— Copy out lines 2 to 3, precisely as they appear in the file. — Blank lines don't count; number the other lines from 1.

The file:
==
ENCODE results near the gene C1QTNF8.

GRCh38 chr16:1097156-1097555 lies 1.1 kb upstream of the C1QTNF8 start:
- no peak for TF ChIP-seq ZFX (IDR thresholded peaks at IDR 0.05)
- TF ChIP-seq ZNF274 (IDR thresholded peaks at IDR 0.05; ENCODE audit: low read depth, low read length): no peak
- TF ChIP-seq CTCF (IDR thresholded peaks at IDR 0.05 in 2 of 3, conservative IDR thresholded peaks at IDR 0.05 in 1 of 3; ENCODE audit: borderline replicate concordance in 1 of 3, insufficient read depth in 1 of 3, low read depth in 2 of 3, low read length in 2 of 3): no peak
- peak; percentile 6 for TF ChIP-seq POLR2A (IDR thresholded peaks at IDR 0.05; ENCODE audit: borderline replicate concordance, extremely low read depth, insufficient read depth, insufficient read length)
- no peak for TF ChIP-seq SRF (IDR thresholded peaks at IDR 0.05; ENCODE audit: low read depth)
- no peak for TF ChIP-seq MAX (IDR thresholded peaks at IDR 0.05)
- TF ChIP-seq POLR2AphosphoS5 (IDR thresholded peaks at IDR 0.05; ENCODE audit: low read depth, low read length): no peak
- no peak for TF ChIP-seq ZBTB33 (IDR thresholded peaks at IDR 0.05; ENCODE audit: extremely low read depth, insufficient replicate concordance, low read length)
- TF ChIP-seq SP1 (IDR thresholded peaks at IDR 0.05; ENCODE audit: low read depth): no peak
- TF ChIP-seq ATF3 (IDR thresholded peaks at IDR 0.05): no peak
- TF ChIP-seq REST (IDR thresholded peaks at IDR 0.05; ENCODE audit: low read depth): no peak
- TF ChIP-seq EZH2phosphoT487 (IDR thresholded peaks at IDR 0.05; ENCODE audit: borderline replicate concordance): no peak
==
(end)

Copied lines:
GRCh38 chr16:1097156-1097555 lies 1.1 kb upstream of the C1QTNF8 start:
- no peak for TF ChIP-seq ZFX (IDR thresholded peaks at IDR 0.05)